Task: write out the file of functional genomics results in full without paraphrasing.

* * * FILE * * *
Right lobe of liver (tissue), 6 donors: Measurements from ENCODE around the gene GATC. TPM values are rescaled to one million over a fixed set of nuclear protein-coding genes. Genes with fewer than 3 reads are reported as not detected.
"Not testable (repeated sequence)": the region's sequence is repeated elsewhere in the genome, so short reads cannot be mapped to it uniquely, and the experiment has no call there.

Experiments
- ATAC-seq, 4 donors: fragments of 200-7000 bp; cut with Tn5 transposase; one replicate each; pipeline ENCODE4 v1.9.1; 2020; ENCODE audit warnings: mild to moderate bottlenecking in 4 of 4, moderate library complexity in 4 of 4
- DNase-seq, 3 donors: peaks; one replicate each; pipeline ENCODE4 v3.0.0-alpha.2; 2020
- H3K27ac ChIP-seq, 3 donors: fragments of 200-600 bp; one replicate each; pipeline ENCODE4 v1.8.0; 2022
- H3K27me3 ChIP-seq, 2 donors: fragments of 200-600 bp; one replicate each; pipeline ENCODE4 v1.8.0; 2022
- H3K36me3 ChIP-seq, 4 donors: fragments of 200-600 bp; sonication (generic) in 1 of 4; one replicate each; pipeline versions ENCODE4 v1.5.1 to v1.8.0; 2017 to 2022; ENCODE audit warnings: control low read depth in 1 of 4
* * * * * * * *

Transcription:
Right lobe of liver (tissue), 6 donors: Measurements from ENCODE around the gene GATC. TPM values are rescaled to one million over a fixed set of nuclear protein-coding genes. Genes with fewer than 3 reads are reported as not detected.
"Not testable (repeated sequence)": the region's sequence is repeated elsewhere in the genome, so short reads cannot be mapped to it uniquely, and the experiment has no call there.

Experiments
- ATAC-seq, 4 donors: fragments of 200-7000 bp; cut with Tn5 transposase; one replicate each; pipeline ENCODE4 v1.9.1; 2020; ENCODE audit warnings: mild to moderate bottlenecking in 4 of 4, moderate library complexity in 4 of 4
- DNase-seq, 3 donors: peaks; one replicate each; pipeline ENCODE4 v3.0.0-alpha.2; 2020
- H3K27ac ChIP-seq, 3 donors: fragments of 200-600 bp; one replicate each; pipeline ENCODE4 v1.8.0; 2022
- H3K27me3 ChIP-seq, 2 donors: fragments of 200-600 bp; one replicate each; pipeline ENCODE4 v1.8.0; 2022
- H3K36me3 ChIP-seq, 4 donors: fragments of 200-600 bp; sonication (generic) in 1 of 4; one replicate each; pipeline versions ENCODE4 v1.5.1 to v1.8.0; 2017 to 2022; ENCODE audit warnings: control low read depth in 1 of 4